Advent calendars

In a previous blog post/rant about the busyness of Christmas (http://www.penelopewallace.com/christmas-busy-ness/), I said this:

“Most bought Advent calendars are a consumerist tacky nightmare, but that is a completely different rant.”

Today I’ve decided to write that rant. This may offend…

 

What is an Advent calendar? Basically, it’s surely a fun way to count down to Christmas, traditionally pictorial but increasingly chocolate-orientated.

In the shops, one mainly finds two types:

  1. A fairly basic picture, or even just a company logo, on cardboard, with little perforated windows, which open to reveal 24 pieces of cheap chocolate and an even more basic picture;
  2. A prettier picture, usually exceptionally twee but sometimes attractive, glittery, Christian etc with little perforated windows, which open to reveal other pictures.

I don’t want to be mean about anyone’s taste in interior decoration (those who live in glass houses…), and I am as fond of chocolate as most, but why does anyone give these ghastly things house-room?

The basic objection to the first is: Advent is a time of preparation for Christmas, in theory a time of contemplation and fasting. In our modern world the contemplation is replaced by frantic busyness (see previous rant) but is there any good reason to prepare for a day of self-indulgence and gluttony by three weeks of… self-indulgence and gluttony? Well, maybe it has a twisted logic.

And a basic objection to both kinds, but especially the second, is that they give you a pretty picture… and then spoil it. Opening the windows and revealing what’s inside messes up the image you’ve already got. Shouldn’t the point be that the picture gets better the more you add (like the people who add figures to a Nativity scene during December)? Surely it’s not beyond the ingenuity of calendar makers to devise such a thing?

Of course you do get virtuous calendars, where the chocolate is Fair Trade and the box tells you the Christmas story. I’m sorry, but I don’t like these much better.

And maybe you can still buy expensive cloth or wooden ornaments to hang up, with little pockets in which you can place a sweet (“or small gift”) for each day of Advent. Words fail me. They actually do.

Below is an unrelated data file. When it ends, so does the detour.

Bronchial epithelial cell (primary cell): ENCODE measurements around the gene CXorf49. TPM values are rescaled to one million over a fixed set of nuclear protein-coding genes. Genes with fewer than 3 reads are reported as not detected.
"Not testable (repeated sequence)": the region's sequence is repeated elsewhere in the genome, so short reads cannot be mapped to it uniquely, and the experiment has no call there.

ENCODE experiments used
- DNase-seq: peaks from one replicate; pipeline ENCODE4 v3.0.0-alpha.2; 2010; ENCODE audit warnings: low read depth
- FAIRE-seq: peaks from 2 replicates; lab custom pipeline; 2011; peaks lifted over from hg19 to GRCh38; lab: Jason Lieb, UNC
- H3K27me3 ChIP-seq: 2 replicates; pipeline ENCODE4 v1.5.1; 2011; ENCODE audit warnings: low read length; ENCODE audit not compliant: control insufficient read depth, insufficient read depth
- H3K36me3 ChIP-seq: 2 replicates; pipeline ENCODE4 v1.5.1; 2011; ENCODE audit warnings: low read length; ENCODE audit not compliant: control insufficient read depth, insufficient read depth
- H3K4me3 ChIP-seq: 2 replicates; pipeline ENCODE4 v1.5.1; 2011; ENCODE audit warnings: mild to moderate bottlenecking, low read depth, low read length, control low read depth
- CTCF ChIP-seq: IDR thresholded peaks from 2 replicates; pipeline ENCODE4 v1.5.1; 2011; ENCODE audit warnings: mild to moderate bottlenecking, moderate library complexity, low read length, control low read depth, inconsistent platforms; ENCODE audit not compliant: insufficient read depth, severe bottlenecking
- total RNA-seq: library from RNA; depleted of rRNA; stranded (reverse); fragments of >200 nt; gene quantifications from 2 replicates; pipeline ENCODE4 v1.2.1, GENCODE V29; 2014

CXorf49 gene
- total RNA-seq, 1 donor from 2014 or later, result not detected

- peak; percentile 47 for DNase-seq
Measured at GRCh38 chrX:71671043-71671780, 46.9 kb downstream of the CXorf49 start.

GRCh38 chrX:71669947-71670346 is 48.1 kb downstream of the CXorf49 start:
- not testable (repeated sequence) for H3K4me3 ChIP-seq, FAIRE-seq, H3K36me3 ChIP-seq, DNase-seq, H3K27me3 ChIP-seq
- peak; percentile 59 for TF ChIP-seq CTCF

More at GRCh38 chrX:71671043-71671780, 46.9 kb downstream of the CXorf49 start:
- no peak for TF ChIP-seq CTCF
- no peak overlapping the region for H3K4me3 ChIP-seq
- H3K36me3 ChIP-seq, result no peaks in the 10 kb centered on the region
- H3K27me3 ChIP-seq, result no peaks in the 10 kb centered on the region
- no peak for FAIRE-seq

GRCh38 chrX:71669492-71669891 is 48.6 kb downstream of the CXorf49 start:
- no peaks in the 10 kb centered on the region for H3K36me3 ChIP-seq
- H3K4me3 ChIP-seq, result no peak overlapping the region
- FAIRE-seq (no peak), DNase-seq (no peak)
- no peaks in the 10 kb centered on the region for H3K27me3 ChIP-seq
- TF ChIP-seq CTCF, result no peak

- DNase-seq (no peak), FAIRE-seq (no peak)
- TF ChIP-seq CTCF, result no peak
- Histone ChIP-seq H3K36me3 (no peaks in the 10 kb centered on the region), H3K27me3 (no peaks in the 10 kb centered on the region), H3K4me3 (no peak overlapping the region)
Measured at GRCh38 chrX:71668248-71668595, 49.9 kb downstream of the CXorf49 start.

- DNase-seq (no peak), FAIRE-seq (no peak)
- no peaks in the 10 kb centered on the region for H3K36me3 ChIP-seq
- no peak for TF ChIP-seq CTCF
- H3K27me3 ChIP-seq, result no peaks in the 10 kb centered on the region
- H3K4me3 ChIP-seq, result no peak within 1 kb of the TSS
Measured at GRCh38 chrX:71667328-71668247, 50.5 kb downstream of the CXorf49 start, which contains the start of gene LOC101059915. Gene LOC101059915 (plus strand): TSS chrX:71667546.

My animosity, which some may find extreme, and my preference for the homemade Advent calendar, go far back to childhood. One year my mother, much more artistically gifted than me, drew a picture of a fairly bare house in a garden, I think with the front taken off like a dolls’ house.  There were numbered square shapes for each day of Advent. Each day a square was cut out to reveal a new and appropriate item on the page behind, a snowman on the lawn, a stocking at a window. The last day was a picture on the living-room wall – showing the Nativity.

Not only has this always been the Ideal Advent Calendar in my head, it also started off an annual  activity of calendar-making for me and my brothers: the first stage in preparing for Christmas, sometimes as early as September. Two sheets of paper, scissors, ruler and crayons… and voila.

I’m not gifted with pencil and crayon, so I’ve experimented over the years with homemade Advent calendars for the artistically-challenged.

The simplest types I’ve found/invented are as follows:

Draw, paint, cut from a magazine or download from the internet a pleasing festive picture.

Then (version A) take a second sheet of paper the same size.  Divide it up into 24 pieces, square, jigsaw-shaped or however you want, number them, and fasten on top of your picture with blu-tak. Each day cut off the relevant piece. (It is true you have to use some common sense in number arranging, or a lot more blu-tak, to prevent this falling apart around about 6th December.)

Or (version B) cut out 24 small pieces of paper. Write a number on one side, and on the other a simple Advent activity (“count how many cards we’ve received”, “read John 1:1-14”, “write a card for an elderly neighbour”, or whatever). Stick the papers on the picture, and turn over on the appropriate days.

And if you want to eat a chocolate each day of December, buy a box.

Love from the PPI and grumpy Blogger

 

 

 

 

 

 

 

 

 

 

 

 

 

 

 

 

2 Comments
  • Penelope Wallace

    20th November 2016 at 12:09 pm Reply

    I think in science there are supposed to be two types of researcher: 1) those who like to break the world down into smaller and smaller pieces in the hope that they can gain greater understanding of how things work and 2) those who try to gather together information from lots of different sources to get a glimpse of a big picture and greater understanding. Your (and your mother’s) outlook seems to be more of the latter type – you want to build up a big picture rather than get small chocolatey rewards by looking at something in more detail. However from the chocolate manufacturer’s perspective you can see that they want you to eat chocolate on the 24 days of advent as well as the 12 days afterwards. Despite the opulent gifts of the Magi the nativity scene is actually a story of marginalisation with an unmarried mother who is being shunned by conventional society and forced to give birth in a filthy cowshed presumably without the help of a midwife or even of much hot water. Part of the miracle of Christmas is that both mother and child survived despite the unhygenic conditions and risk of complications. The shepherds presumably new a bit about breach births and what to do with the umbilical cord but they weren’t there at the time and the assumption seems to be that Joseph had never been present at a birth before. It’s not really part of a carpenter’s training.

    • Penelope Wallace

      21st November 2016 at 12:16 pm Reply

      Malachi, I assume that’s you? Stop using my name!

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